The digital microscopes from Celestron are quite good value for money. I use one at work (model 44345) for looking at crystal shapes/sizes of plant batches. It is easy to copy pictures/videos from the microscope to the PC, and the quality of pictures when printed is pretty good. It’s available for less than $300. There does seem to be some trouble with quality control, however: there are a number of poor reviews on Amazon related to the item not working or breaking down shortly after arrival. The one I am using has been working well for nearly a year.

  4. Imaging guy says:

    The sentence “One reason for that is that we’re talking about lenses for magnification, rather than big mirrors for light-gathering” is kind of incorrect. Microscopes and telescopes are basically similar and the objectives of microscopes can be either refractive (lens based) or reflective (mirror based) (google reflective objectives). The most important parameter of an objective is the numerical aperture (N.A) which determines both resolution and light gathering capacity. Light gathering capacity of an objective might not be important in bright field imaging, but it is important in fluorescent imaging of fixed or more importantly living tissues or cells. Magnification is important in visual observation or imaging with CCD/CMOS but not at all important in scanning approaches such as confocal and multiphoton microscopies. Reflective objectives although having an important advantage of no chromatic aberration are generally not used in imaging at visible wavelengths. They are used in infrared imaging (aka “chemical imaging”) of tissues as infrared wavelengths could not pass through normal glasses used in making lens. Here is one article which used reflective objectives; “High-resolution Fourier-transform infrared chemical imaging with multiple synchrotron beams”.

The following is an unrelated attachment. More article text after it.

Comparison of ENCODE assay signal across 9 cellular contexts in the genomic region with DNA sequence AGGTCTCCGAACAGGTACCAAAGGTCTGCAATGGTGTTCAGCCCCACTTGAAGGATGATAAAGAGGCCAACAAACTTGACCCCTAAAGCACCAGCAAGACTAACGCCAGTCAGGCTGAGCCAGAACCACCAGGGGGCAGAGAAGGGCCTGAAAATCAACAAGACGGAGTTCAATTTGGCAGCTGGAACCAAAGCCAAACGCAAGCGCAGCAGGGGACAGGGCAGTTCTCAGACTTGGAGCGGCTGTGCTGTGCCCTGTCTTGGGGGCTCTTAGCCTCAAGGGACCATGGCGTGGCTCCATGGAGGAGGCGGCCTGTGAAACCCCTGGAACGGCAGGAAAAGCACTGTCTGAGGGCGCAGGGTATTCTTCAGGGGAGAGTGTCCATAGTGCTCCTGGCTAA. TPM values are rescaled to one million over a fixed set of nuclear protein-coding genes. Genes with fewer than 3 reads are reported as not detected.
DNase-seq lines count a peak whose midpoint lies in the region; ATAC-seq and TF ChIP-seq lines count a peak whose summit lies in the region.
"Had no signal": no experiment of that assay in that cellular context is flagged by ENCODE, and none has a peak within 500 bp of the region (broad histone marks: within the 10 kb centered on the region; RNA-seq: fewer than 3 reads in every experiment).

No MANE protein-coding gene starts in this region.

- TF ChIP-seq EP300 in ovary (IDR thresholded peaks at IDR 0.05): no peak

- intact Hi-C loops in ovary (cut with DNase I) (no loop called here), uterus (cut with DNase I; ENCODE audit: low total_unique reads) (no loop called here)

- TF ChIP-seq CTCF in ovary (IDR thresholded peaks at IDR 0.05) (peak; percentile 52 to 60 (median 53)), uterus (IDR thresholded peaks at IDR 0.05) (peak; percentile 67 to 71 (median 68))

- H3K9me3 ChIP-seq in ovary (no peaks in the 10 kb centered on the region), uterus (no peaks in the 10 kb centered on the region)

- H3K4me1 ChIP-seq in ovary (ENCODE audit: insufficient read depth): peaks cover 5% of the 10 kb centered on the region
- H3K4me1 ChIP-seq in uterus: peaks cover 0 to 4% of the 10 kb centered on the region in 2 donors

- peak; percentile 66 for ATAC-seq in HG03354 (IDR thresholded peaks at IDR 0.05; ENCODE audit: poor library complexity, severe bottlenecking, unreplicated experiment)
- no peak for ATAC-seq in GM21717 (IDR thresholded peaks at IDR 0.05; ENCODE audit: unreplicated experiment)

5. johnfg says:

    I’m gonna throw this out as a science educator who’s using these wonderful toys in elementary school classes from grades 4-8. They’re called SNAP circuits, you can find em on amazon. I’ve taken them home to play with them myself and they can be a heck of a lot of fun for adults too. We’re using them to improve STEM engagement on Native American reserves.

  6. Anonymous BMS Researcher says:

    For educational use, stuff on the dissecting microscope or hand lens level of magnification may actually give more bang for the buck than a higher mgnification compound microscope, just as good binoculars are great for stargazing. Several companies sell small USB scopes that use a computer for display purposes. And of course you can capture screenshots.

  7. patentgeek says:

    If you enjoy the midpoint between astronomy and microscopy (wildlife observing including bird watching), Zeiss Conquest 10 x 56 is an excellent pair of binoculars (though not cheap).

  8. KCMO_chemist says:

    It was the gift of a really crappy microscope for Christmas when I was 9 or 10 that hooked me on science! I still remember my dad bringing me some of those cheesy prepared slides of insect legs and other novelties when I was home sick with the flu later that winter.
    I still have that microscope in a single box of things to be grabbed in case of fire in the closet.
    No recommendation for the current discussion, but sometimes I think about buying one for myself.

  9. Chris D says:

    I got my 7yo the “Starter Microscope” from American Science & Surplus last year. Seems like a sturdy good deal for $65, and he loves it. They have substantially nicer ones as well.